In Rocky Aur Rani Kii Prem Kahani (RRKPK, 2023), audiences cheered as Kanwal Lund (Dharmendra) got out of his wheelchair to sing ‘Abhi Na Jao Chhod Kar’ professing his undying love for Jamini Chatterjee (Shabana Azmi) and reinforcing our belief that love can indeed perform miracles (in the world of the movies, anyway). In the film, Karan Johar and his team of writers (Ishita Moitra, Sumit Roy, and Shashank Khaitan) celebrated the timeless nature of love and desire. It allowed Kawal and Jamini’s story to flourish alongside Rocky and Rani’s – because romance isn’t reserved for young people.
This inspired us to look at how older couples in Indian cinema are imagined; some films deploy typical rom-com tropes, whereas others imbue the relationship with a subdued and restful energy, even if passion burns within. After all, age is just a number when it comes to matters of the heart.
Here are our top picks:
R. Balki tells us the story of an unlikely couple, Buddhadev Gupta (Amitabh Bachchan), a 64-year-old egoistic, grumpy, chef who refuses to believe that his restaurant (which he repeatedly reminds us is London’s finest Indian restaurant) could mess up something as routine as zafrani pulao. The customer who sends the pulao back is Nina Verma (played with calm defiance by Tabu), who doesn’t say anything when she’s confronted by Buddha but returns with a scrumptious zafrani pulao – a legendary clap back, wouldn’t you agree? What follows is a slow-burning romance, of stolen glances, borrowed umbrellas and witty comebacks. Bachchan’s chemistry with Tabu is palpable, but it isn’t what we are used to seeing between a leading couple. The sparks don’t fly, instead, the fire burns quietly and the warmth lingers.
One of the many interesting storylines in Honeymoon Travels Pvt. Ltd. revolves around Oscar (Boman Irani) and Naheed (Shabana Azmi), an older couple on their honeymoon. They embark on a four-day journey to Goa, hoping to celebrate their bond and find some solace after everything they have endured. They have baggage and past tragedies, which aren’t always overtly discussed, but simmer in the background of every scene. Oscar and Naheed's relationship, however, is sweet and endearing. Together they are able to navigate the ups and downs of their lives and find the strength to deal with their pain and loss. For Oscar and Naheed, their love (however taboo) brings joy and support. Their relationship ensures us that second chances are worth taking because love might give you the strength needed to heal.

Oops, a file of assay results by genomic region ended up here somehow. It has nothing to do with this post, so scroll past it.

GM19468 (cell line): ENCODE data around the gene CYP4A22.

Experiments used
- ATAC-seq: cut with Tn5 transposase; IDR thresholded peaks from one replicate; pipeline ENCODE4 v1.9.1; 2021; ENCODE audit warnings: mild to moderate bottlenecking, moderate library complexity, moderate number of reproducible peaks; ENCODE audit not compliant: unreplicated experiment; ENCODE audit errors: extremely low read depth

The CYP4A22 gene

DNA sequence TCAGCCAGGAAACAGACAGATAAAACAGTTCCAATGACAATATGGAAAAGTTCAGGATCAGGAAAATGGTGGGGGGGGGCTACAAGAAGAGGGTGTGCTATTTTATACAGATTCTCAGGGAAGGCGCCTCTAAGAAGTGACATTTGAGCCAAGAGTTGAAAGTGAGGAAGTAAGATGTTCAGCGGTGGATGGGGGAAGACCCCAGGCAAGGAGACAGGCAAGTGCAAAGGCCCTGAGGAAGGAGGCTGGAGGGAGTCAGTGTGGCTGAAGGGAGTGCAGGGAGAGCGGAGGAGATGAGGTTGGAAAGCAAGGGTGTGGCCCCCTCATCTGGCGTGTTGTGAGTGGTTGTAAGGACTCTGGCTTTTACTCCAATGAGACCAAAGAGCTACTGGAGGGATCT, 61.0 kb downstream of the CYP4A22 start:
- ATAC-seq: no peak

40 years ago, Amol (Dharmendra) decided to leave Shivani (Nafisa Ali) to move to the US and pursue his dreams. As his old age registers with Amol, he realises that all he really wants to do is be with Shivani. Their story is full of tender exchanges and small gestures of love – in stark contrast to the young buzzing romances in the film, theirs is the love of a lifetime. Few storytellers are able to appreciate the nuances of romance at a later stage in life. Once you cross a certain age, it’s almost as if your desires are supposed to dissipate. Reema Kagti gives Amol and Shivani their time in the sun. Although there is an undercurrent of regret (for all the time that was lost in the pursuit of things that were supposed to matter), their love has matured like a vintage wine – aged to perfection, becoming richer and more complex, leaving a lasting warmth and sweetness.
Finding Fanny portrays a love story that defies age and societal norms. Five unlikely friends embark on a road trip in search of a long-lost love. Ferdie (Naseeruddin Shah) has been longing for his lost love for several decades. He receives a letter from Fanny, his former lover, and feels the urgent need to find her – he cannot wait for love, he must actively seek it. Spoiler alert: Fanny is dead. But the story takes a pleasant turn, Ferdie and Rosie (Dimple Kapadia) find their love for each other on this bizarre trip. They’re quirky, unconventional, and sometimes downright weird, but it works out for them. The idea is to never give up on love, because it can happen when we least expect it.
Ganapathy (Prakash Raj) and Bhavani’s (Leela Samson) story is less frequently spoken about but very is likely witnessed in several households. Love takes the form of care and patience – being the caretaker of your partner isn’t easy, and frequently, it is very exhausting. In OK Kanmani, Ganapathy’s affectionate caregiving becomes the turning point for Aditya (Dulquer Salmaan) and Tara’s (Nithya Menen) story. As Adi and Tara's relationship blossoms, they find inspiration in Ganapathy and Bhavani's enduring affection for each other. The way Ganapathy looks after Bhavani, who is an Alzheimer's patient, is adorable – it conveys the comfort, warmth, and familiarity that come with spending a lifetime together.